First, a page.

[size=45]The American invasion of Iraq and its consequences turned into a controversial issue that polarized American public opinion and changed the face of American foreign policy in the Middle East. While the American voter does not usually pay much attention to foreign issues, Washington's military doctrine in the Middle East has become an electoral issue par excellence, especially in the presidential election campaigns in 2012, 2016 and 2020.[/size]
    [size=45]In the latest poll of Americans and veterans, the Pew Center found that 62 percent of Americans believe that going to war in Iraq was a mistake. According to the US Department of Defense, 4,500 American soldiers were killed in the invasion, and more than 100,000 Iraqi civilians were killed, according to estimates by the Iraq War Victims Organization. The war cost the US Treasury $801.9 billion, according to the Congressional Research Service.[/size]
    [size=45]With the growing public anger at the “series of failure” in the Middle East, from Iraq to Afghanistan, through Syria and Libya, successive democratic and republican administrations sought ways to withdraw militarily from the region without sacrificing their economic and political interests.[/size]
    [size=45]Since Barack Obama's first administration until the current administration, Washington has confirmed its desire to strengthen its presence in East Asia, while some considered it an indication of its gradual withdrawal from the Middle East.
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    An Iraqi looks at the smoke rising from the bombing of a pipeline south of Basra in March 2004 (EPA)[/size]
    [size=45]Despite the widespread popular support for getting out of the "quagmire" in the Middle East, Obama's decision to withdraw the last US forces from Iraq in 2011 sparked Republican disapproval for years that followed, and military reservations.[/size]
    [size=45]In an article in "Foreign Policy" magazine, James Troup, a senior fellow at the Center for International Cooperation in New York, summed up the opinions supporting the proposition that US forces remain, albeit in limited numbers, in Iraq. With the aim of “protecting the interests” of the United States by countering the growing influence of terrorist organizations. Troup linked the position of the Democratic administration at the end of the war that Bush started with the desire of the American people to focus on the inside, referring to the belief of many at the time that the American presence "exacerbates the situation." Troup considered that Obama adopted this position in both Iraq and Syria, concluding that "the absence of the United States has become, in fact, more dangerous than its presence" in the region.[/size]
    [size=45]Troup recalled the positions of Republican politicians at the time, led by Mike Pence, who was governor of Indiana. Pence held the Obama administration responsible for empowering ISIS in Iraq. He also criticized Hillary Clinton's failure to renegotiate the framework agreement for the work of US forces in Iraq, "which would have allowed some combat forces to remain in Iraq and secure the gains made by American soldiers."[/size]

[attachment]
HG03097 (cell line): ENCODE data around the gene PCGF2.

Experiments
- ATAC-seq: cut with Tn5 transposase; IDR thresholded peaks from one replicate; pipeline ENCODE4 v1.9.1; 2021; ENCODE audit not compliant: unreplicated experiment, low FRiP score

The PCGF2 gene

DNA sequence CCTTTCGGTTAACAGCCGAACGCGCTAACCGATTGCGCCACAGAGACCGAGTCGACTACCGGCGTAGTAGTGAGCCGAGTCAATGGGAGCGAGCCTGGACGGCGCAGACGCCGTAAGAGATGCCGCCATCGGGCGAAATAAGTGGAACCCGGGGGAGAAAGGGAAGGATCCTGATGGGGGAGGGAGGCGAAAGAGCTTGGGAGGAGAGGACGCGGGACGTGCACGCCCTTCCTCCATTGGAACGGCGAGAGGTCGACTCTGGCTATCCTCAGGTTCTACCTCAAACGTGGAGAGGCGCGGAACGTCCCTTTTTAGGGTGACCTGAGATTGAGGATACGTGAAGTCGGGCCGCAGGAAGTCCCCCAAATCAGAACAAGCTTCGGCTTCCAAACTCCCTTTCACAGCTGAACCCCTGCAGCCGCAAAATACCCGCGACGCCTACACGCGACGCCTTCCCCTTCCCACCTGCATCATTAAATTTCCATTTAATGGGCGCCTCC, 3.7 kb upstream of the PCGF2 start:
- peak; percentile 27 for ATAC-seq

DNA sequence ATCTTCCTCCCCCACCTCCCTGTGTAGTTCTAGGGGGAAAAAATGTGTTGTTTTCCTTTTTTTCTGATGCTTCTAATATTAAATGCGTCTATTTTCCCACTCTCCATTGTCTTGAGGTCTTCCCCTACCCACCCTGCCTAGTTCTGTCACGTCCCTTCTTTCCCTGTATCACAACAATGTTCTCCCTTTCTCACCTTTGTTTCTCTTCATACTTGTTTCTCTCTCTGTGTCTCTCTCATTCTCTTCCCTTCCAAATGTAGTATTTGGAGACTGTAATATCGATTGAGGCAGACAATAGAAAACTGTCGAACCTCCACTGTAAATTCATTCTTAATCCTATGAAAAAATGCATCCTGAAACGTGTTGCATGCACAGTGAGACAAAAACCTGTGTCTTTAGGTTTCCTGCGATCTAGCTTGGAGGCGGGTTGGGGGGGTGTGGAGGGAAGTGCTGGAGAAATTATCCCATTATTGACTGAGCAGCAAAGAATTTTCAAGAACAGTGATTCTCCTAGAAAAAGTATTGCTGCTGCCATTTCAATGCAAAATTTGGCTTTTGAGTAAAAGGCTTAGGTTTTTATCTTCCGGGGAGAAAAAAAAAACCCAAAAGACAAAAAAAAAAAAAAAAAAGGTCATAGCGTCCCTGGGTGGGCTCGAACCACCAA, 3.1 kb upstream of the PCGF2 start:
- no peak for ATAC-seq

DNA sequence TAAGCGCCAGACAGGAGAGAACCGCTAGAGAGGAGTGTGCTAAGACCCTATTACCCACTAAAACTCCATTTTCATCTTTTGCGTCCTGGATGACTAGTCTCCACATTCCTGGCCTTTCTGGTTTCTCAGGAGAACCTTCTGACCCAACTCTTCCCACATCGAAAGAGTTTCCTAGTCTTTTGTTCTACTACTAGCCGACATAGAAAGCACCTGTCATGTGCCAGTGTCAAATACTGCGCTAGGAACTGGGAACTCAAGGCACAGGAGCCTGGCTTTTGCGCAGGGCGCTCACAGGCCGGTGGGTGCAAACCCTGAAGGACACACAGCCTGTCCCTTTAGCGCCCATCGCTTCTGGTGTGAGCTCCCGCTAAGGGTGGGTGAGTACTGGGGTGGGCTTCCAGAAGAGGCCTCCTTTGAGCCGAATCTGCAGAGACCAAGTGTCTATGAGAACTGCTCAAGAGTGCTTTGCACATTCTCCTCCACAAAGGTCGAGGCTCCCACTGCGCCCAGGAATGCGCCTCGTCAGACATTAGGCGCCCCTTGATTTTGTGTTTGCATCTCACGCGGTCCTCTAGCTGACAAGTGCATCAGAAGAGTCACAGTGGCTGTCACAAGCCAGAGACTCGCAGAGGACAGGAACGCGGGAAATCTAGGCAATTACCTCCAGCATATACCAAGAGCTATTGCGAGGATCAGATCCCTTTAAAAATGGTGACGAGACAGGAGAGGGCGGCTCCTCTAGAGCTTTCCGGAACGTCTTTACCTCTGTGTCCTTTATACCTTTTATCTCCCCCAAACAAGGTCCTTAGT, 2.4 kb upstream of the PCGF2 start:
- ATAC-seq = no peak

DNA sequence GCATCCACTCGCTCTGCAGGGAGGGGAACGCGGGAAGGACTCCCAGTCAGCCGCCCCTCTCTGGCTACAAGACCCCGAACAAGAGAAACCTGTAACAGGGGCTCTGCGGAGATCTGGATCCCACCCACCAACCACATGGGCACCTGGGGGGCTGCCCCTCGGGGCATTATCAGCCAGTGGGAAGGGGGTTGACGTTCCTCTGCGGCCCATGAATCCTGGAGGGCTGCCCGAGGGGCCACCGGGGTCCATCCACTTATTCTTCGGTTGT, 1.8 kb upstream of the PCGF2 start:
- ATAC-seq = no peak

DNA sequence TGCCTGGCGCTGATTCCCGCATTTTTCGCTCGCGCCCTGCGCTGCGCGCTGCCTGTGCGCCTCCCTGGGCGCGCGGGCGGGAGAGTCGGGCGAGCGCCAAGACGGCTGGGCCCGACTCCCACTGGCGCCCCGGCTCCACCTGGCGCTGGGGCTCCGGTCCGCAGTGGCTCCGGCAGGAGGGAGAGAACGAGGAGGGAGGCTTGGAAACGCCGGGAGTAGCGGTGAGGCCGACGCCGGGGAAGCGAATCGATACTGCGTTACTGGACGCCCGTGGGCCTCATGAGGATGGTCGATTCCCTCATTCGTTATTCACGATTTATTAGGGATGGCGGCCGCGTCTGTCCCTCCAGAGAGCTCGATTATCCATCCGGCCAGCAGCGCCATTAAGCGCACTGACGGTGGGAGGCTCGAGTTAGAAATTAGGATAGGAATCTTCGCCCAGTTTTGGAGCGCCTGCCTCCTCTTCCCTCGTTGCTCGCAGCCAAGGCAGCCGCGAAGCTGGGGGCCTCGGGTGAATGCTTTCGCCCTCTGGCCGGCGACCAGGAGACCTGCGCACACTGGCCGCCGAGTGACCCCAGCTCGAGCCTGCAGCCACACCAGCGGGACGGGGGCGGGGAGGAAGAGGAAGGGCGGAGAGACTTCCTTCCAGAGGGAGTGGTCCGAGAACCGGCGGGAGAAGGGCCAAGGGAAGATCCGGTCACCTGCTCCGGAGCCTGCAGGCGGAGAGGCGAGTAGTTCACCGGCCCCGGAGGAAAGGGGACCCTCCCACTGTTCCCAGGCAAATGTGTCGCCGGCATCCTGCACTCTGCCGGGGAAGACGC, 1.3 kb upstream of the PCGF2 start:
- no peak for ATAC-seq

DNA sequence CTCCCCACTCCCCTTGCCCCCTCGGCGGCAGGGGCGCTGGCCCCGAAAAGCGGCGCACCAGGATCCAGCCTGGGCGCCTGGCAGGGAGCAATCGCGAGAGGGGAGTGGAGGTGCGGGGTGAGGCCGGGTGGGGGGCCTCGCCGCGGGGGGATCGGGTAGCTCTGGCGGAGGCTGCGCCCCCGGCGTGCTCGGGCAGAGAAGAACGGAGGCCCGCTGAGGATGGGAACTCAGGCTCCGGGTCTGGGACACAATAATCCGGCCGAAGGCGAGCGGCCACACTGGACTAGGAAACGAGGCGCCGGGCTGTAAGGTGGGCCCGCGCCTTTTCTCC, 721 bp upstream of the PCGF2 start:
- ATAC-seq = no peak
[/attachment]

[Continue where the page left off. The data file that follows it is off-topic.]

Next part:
[size=45]But Pence adopted a different position on Afghanistan, apparently yielding to the will of his party's base. Years later, he became one of the most prominent faces of Donald Trump's Republican administration, which adopted the slogans of "returning American forces to the country" and ending "eternal wars", in the most prominent manifestation of the United States' desire for military withdrawal from the Middle East. Despite fierce resistance from his senior military advisers, Trump reached an agreement to withdraw all US forces from Afghanistan by the beginning of May 2021, after months of painstaking negotiations with the Taliban. A commitment carried out by his successor in the White House, in what was described as the worst military withdrawal in the history of the United States.[/size]
    [size=45]However, the Trump administration did not lead an explicit policy of withdrawal from the Middle East. Rather, the Republican president devoted his first foreign visit to attending 3 Saudi-American, Gulf-American, and Islamic-American summits that Riyadh hosted in 2017, in a clear indication of the continued American commitment to the region.[/size]
    [size=45]In addition, his agreement to reduce the number of American forces in Iraq, which his predecessor had deployed in the framework of efforts to combat “ISIS”, came after an air strike was launched in the vicinity of the airport of the Iraqi capital, Baghdad, which killed the commander of the “Quds Force” in the Iranian “Revolutionary Guard” Qassem Soleimani and his deputy. The head of the Popular Mobilization Forces in Iraq, Abu Mahdi al-Muhandis, in the first week of 2020.[/size]
    [size=45]Months after the blow that weakened Iranian influence in the Middle East, Trump's successor in the White House announced the transfer of the remaining US forces in Iraq to an advisory role, and reduced the number of US forces from 5,200 in 2020 to 2,500 in January 2021.[/size]
    [size=45]The Biden Doctrine[/size]
    [size=45]In contrast to the “withdrawal approach” that some politicians have advocated for years, and which some believe has opened the way for the growth of Russian and Chinese influence in the region, Washington continues to deploy nearly 30,000 soldiers in its bases in the region, and rejects the idea of ​​withdrawing from the Middle East, stressing that its commitment to the region "permanent".[/size]
    [size=45]A spokesman for the US State Department told Asharq Al-Awsat that President Joe Biden's visit to the region last year "confirmed our permanent commitment to the region and the importance of our strong relations." The president laid out an initial and comprehensive vision for America's role in the Middle East region, and it was integrated into our national security strategy. The spokesman believed that this commitment is based on "our deep diplomatic, economic and cultural engagement with the region."